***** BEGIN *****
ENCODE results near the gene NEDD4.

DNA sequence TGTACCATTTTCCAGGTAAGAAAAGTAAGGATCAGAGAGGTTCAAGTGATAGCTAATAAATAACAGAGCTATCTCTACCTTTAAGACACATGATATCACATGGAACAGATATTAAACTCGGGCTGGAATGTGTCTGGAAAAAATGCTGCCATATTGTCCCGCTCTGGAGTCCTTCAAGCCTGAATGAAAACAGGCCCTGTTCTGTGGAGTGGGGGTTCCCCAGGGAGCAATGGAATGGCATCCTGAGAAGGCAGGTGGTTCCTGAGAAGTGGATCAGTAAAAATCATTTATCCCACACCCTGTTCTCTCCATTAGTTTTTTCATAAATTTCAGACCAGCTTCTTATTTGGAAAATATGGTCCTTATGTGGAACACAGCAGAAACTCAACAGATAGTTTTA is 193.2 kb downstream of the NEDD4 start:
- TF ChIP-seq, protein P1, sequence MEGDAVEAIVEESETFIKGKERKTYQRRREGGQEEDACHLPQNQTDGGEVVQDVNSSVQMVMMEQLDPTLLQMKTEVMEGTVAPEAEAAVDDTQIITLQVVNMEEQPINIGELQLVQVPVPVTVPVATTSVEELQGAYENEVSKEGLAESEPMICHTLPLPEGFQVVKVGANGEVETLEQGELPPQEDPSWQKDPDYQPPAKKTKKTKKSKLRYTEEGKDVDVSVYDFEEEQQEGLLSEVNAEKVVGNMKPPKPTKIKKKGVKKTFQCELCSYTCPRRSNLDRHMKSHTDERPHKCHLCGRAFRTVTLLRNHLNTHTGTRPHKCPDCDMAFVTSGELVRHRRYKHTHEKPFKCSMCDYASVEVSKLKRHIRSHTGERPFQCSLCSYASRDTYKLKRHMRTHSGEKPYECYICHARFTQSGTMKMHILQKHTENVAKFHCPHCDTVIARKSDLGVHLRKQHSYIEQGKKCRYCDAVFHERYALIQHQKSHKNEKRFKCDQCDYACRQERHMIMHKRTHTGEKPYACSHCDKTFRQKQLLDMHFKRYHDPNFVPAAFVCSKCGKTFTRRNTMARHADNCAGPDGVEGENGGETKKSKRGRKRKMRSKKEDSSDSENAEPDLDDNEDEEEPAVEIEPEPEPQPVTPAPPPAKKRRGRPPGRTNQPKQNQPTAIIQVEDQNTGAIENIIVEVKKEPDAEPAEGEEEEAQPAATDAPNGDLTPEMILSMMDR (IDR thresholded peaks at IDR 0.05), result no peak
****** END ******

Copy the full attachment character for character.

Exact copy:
ENCODE results near the gene NEDD4.

DNA sequence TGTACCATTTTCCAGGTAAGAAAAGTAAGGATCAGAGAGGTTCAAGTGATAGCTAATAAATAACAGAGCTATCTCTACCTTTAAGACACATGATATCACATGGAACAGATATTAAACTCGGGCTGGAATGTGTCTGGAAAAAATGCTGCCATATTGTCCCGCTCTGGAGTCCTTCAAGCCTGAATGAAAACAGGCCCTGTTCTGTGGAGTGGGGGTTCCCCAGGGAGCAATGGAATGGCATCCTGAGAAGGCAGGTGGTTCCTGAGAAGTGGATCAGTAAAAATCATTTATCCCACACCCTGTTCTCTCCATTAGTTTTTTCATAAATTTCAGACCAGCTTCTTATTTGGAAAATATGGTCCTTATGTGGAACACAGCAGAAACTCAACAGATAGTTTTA is 193.2 kb downstream of the NEDD4 start:
- TF ChIP-seq, protein P1, sequence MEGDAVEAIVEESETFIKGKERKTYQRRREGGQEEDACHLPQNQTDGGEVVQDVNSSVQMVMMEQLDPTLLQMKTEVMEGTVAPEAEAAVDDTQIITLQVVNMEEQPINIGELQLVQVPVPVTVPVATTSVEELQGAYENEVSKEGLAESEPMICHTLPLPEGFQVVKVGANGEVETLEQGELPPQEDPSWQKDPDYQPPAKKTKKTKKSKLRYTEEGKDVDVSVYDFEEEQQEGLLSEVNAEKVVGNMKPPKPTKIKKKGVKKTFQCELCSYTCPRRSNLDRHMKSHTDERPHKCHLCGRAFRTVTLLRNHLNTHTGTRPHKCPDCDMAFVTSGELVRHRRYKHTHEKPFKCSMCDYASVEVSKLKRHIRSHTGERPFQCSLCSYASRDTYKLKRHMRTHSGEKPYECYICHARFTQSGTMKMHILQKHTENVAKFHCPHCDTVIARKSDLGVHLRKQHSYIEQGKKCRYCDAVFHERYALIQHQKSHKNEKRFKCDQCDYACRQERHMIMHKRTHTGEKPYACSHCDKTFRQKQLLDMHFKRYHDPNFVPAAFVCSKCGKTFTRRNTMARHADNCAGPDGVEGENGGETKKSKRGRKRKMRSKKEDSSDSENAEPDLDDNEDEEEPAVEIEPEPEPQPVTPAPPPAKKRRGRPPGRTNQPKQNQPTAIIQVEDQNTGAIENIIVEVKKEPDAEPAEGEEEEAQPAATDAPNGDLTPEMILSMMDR (IDR thresholded peaks at IDR 0.05), result no peak